The 93-year-old’s resignation followed the commencement of impeachment proceedings on Tuesday.
Mr. Mudenda announced that Mr. Mugabe resigned in a letter written to parliament and consequently suspended the impeachment proceedings.
Mr. Mugabe, who has ruled the southern African nation since 1980, was expected to announce his resignation on Sunday after his ruling ZANU-PF ousted him as leader. The party had given him 24 hours to resign as president or face impeachment.
In his nationally broadcast address to Zimbabwe, however, Mr. Mugabe defied expectations and said he would remain in power.
Last week, Zimbabwe’s military placed Mr. Mugabe under house arrest and urged him to resign peacefully.
The military takeover was prompted by Mr. Mugabe’s sacking of his vice president, Emmerson Mnangagwa, a move seen by many in the military as a purge intended to clear a path of succession for his wife, Grace Mugabe.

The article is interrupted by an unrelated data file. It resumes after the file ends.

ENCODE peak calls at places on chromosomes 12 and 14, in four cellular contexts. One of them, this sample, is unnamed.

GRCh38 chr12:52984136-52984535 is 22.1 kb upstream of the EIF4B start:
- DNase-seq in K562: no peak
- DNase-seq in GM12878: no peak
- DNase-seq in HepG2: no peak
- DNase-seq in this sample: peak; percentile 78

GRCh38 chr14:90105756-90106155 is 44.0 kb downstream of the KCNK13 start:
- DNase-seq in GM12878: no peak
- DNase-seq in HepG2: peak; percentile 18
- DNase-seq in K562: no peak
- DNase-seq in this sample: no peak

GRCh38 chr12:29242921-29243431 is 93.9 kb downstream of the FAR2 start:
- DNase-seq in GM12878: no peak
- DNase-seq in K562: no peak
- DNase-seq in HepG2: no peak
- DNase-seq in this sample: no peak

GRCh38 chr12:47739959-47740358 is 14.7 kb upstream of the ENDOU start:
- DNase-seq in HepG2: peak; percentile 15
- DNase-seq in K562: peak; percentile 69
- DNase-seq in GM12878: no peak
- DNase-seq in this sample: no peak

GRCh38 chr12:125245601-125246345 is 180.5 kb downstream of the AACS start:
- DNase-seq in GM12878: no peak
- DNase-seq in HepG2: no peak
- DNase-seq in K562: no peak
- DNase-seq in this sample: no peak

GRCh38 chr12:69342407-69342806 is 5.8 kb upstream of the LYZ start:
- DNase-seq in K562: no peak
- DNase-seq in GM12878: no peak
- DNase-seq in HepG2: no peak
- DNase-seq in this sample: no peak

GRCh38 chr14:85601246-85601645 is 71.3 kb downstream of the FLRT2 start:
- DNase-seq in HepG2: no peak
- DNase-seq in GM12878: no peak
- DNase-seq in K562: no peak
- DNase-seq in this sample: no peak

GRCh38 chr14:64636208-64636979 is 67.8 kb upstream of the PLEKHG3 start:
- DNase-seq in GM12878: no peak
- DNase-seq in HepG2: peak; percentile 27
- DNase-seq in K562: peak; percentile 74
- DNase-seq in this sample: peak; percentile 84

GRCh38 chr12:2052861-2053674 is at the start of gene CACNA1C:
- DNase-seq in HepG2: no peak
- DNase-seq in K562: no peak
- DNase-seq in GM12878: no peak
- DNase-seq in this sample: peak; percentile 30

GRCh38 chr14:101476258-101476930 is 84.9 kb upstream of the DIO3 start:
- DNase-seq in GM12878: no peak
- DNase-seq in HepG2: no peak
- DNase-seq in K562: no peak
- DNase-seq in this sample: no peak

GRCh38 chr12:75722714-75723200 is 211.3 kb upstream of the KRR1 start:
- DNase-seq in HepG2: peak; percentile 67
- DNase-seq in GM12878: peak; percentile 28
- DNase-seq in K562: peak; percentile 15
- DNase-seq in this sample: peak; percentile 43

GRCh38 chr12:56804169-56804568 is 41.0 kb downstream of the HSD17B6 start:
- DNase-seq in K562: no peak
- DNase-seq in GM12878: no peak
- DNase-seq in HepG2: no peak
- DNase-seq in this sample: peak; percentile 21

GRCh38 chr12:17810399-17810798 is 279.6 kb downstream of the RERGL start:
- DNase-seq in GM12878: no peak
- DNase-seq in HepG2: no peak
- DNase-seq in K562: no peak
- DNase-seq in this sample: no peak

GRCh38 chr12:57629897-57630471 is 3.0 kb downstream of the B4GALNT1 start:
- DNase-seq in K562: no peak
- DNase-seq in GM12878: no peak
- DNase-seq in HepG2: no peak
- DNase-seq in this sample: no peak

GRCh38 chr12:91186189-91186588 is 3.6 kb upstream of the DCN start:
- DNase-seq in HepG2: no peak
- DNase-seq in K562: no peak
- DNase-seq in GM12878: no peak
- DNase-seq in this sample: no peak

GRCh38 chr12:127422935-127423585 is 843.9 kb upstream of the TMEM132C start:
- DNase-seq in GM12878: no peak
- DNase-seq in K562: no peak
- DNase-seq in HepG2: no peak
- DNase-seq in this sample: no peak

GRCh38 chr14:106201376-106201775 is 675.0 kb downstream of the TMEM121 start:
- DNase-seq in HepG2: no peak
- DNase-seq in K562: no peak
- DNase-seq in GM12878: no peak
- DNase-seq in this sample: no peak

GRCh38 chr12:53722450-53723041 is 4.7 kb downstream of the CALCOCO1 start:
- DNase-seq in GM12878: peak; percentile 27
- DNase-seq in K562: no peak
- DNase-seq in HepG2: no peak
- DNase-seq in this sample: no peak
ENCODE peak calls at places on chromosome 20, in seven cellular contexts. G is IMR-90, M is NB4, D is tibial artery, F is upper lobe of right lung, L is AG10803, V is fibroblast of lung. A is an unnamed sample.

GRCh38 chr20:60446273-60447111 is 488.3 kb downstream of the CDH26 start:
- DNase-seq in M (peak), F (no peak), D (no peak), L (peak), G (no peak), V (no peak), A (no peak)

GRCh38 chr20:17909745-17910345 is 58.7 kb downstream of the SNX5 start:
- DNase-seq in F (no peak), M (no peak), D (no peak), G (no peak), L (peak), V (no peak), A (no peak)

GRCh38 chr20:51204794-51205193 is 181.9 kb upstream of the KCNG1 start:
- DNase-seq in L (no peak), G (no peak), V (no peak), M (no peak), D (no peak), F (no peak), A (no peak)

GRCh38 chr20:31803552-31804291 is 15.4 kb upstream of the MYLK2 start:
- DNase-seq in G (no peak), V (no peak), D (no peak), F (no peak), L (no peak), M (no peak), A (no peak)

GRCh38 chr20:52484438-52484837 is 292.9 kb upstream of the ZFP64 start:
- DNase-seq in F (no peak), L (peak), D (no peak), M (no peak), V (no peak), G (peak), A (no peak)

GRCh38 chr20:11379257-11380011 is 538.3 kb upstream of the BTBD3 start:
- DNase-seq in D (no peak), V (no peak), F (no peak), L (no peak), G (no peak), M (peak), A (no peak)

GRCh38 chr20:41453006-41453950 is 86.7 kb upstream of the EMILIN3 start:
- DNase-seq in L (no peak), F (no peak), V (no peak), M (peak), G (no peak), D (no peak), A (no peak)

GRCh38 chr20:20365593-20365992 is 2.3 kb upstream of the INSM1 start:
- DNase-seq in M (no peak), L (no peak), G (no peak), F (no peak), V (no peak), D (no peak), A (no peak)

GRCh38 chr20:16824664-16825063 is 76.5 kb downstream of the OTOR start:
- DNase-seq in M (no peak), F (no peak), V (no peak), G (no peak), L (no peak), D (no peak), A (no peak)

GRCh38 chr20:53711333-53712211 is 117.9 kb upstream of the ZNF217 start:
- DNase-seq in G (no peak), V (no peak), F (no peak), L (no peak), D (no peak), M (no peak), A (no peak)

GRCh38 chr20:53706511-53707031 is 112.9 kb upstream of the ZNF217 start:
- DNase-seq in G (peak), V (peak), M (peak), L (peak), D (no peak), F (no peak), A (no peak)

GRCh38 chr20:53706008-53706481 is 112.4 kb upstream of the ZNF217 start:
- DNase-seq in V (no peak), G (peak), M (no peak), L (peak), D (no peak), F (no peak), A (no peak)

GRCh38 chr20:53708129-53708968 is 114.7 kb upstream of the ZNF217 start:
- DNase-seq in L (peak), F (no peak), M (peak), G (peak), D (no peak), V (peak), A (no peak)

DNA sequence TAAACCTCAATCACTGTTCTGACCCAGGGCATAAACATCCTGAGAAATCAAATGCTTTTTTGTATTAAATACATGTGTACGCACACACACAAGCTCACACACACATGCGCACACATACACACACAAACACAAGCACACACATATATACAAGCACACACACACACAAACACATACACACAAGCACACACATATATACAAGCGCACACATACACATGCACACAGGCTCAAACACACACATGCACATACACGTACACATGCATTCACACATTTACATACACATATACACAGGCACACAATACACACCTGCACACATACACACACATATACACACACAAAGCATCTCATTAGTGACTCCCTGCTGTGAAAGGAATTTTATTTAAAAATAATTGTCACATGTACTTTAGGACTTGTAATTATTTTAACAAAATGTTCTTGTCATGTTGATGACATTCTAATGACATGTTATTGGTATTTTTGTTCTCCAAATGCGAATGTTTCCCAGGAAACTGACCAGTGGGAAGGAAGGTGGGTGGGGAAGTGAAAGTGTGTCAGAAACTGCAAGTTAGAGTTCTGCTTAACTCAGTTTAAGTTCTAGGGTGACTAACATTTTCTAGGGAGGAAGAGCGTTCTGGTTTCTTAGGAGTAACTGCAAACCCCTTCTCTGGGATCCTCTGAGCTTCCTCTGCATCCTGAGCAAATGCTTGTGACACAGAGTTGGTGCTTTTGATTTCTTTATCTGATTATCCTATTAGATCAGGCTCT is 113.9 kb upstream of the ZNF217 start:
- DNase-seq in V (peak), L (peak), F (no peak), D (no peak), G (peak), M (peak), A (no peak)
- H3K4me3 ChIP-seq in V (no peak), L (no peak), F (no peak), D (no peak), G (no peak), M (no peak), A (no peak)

Military tanks rolled into the capital city of Harare on November 14, and the military announced the next day that the president had been placed under house arrest.
Mr. Mugabe has ruled Zimbabwe since the country gained independence in 1980. While seen by many across the continent as a heroic liberator and anti-colonialist, Mr. Mugabe drew criticism for his authoritarian grip on power and poor handling of the national economy.